• Patients admitted to ETUs face several stressors and challenges related to the ETU environment and procedures, separation from families and effects of EVD
  • Mental health and psychosocial support considerations should be an integral part of all aspects of care provided at the ETU
  • Paraprofessional psychosocial support workers can play a key role in meeting patient needs at the ETU in line with global mental health and psychosocial support guidelines.
[ABSTRACT]   Full text not available  [PDF]
  105 30 -
Developing a culturally sensitive mental health intervention for asylum seekers in the Netherlands: A pilot study
Ortal Slobodin, Samrad Ghane, Joop T. V. M De Jong
0, 0(0):0-0
DOI:10.4103/INTV.INTV_2_18  
Introduction: This pilot study investigated asylum seekers’ needs and expectations in the mental health field to develop a culturally sensitive psychosocial intervention. Method: Participants were residents of a certain asylum-seekers centre in the Netherlands, with most of them from the Middle East crisis. Needs and expectations were identified using therapy expectations questionnaire (11 participants) and two focus groups (17 participants). Results: Participants associated mental health problems with post-migration stressors more often than with past traumatic experiences. Often, health problems were silenced due to shame, guilt, anxiety and the fear of negative stigma. Individuals and communities were limited in their ability to provide support for those suffering from psychosocial distress due to heavy stigma and the burden of multiple stressors. Conclusion: We underscore the importance of considering the local knowledge of mental health in developing emergency interventions and emphasise the need to reach beyond the trauma-focused approach to strengthen capacities within the community. Key implications for practice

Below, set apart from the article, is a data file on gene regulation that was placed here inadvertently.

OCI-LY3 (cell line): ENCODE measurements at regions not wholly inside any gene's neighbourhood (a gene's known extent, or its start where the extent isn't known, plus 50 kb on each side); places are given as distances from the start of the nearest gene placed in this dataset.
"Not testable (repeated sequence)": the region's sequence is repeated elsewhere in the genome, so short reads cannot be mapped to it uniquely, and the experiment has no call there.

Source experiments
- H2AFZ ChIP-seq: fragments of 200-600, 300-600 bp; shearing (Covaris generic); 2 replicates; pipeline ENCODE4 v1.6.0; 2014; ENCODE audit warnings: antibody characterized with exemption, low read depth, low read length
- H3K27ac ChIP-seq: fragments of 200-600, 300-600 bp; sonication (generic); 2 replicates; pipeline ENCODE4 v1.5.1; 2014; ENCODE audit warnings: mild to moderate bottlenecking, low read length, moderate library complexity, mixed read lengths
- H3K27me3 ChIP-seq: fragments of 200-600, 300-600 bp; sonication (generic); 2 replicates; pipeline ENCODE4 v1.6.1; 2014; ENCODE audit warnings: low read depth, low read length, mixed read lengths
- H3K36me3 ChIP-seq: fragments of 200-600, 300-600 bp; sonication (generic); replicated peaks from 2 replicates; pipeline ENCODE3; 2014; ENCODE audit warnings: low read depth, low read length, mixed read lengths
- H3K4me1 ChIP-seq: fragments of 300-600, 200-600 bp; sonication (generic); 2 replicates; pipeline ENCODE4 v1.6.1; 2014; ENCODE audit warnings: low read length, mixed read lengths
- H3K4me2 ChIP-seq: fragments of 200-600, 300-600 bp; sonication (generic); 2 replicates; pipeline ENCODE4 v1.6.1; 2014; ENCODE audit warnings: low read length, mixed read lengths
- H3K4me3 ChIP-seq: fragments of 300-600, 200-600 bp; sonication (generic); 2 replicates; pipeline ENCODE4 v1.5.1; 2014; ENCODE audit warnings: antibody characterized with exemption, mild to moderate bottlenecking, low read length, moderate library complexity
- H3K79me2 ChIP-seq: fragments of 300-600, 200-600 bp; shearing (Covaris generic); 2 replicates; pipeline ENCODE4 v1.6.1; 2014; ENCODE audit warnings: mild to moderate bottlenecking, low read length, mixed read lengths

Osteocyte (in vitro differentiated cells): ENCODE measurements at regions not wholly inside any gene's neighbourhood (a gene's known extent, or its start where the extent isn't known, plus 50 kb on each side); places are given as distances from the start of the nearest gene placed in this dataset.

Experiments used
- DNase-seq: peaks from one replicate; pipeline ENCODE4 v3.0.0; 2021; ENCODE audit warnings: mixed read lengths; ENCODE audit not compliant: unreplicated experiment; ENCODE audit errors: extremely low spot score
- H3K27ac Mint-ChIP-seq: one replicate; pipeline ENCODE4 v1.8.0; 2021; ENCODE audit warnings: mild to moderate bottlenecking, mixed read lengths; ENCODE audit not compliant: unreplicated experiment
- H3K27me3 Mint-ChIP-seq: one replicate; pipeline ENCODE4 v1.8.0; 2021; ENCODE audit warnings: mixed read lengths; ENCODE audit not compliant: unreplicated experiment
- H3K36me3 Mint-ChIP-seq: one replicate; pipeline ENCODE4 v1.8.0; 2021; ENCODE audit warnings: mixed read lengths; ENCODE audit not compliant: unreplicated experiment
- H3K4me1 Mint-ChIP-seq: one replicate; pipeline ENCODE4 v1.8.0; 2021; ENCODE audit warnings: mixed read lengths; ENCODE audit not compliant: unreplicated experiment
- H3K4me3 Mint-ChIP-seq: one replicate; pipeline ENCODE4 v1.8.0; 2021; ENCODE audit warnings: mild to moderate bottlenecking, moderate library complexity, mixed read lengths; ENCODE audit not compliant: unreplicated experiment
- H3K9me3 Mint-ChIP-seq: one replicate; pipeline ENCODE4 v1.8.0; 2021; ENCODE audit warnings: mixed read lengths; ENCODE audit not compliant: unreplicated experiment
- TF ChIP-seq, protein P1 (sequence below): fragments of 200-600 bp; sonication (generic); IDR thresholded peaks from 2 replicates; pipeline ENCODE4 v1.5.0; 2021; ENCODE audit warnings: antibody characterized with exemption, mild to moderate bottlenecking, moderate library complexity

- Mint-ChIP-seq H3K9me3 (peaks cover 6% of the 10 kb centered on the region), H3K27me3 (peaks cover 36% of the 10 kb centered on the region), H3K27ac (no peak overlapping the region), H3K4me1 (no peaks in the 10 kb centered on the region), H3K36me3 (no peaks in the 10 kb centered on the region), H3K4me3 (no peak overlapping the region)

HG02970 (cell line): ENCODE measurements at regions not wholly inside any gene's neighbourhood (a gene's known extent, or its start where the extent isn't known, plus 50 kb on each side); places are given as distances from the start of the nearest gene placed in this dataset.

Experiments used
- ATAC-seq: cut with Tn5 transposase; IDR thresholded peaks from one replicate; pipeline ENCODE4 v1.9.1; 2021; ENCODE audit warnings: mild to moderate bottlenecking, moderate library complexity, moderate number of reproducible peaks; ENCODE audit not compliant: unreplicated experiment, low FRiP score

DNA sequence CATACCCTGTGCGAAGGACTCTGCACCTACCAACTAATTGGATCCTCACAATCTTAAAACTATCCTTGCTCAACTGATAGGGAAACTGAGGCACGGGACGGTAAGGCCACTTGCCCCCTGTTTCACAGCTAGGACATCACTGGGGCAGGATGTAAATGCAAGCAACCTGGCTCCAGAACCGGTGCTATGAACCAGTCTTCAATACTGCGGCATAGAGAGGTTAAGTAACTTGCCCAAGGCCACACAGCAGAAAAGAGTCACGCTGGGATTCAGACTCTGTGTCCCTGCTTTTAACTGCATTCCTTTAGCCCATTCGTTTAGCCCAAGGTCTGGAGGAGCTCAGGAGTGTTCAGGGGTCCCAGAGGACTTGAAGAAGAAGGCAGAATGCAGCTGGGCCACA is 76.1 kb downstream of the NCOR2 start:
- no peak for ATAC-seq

• Developing a culturally sensitive mental health intervention for asylum seekers requires local knowledge of mental health issues
  • Mental health interventions in emergencies should reach beyond the individualistic trauma-focused approach to address the whole context of forced displacement
  • Because armed conflict often leads to a disruption of the social ecology of a community, mental health interventions should build on existing local support and services and strengthen capacities within the community.
[ABSTRACT]   Full text not available  [PDF]
  89 18 -
Resilience building through alternative intervention: ‘STARTTS “Project Bantu Capoeira Angola”’; On the road to recovery
Shakeh Momartin, Edielson da Silva Miranda, Jorge Aroche, Mariano Coello
0, 0(0):0-0
DOI:10.4103/INTV.INTV_6_18  
As a consequence of prolonged exposure to the high levels of cumulative trauma such as war, gross human rights violations and traumatic loss, refugee adolescents are at significant risk of developing psychological and behavioural complications. During resettlement in Australia, they are often faced with social challenges. It is vital to provide support at this vulnerable stage to reduce future setbacks. In response to the high rates of truancy, challenging behaviour in school and negative relationship with teachers and peers, Capoeira Angola programme was implemented to help them better settle in school life, build resilience, using individual strengths and kinesthetic movement for personal growth and recovery. The main aim of this qualitative evaluation was to establish efficacy and ascertain the impact attributable to the programme on psychological and social issues. Positive changes were observed by participant and teacher’s accounts, demonstrating improvements in resilience, self-esteem, interpersonal relationships and school attendance. The significance and benefits of the programme was established and was endorsed its continuation.
[ABSTRACT]   Full text not available  [PDF]
  67 8 -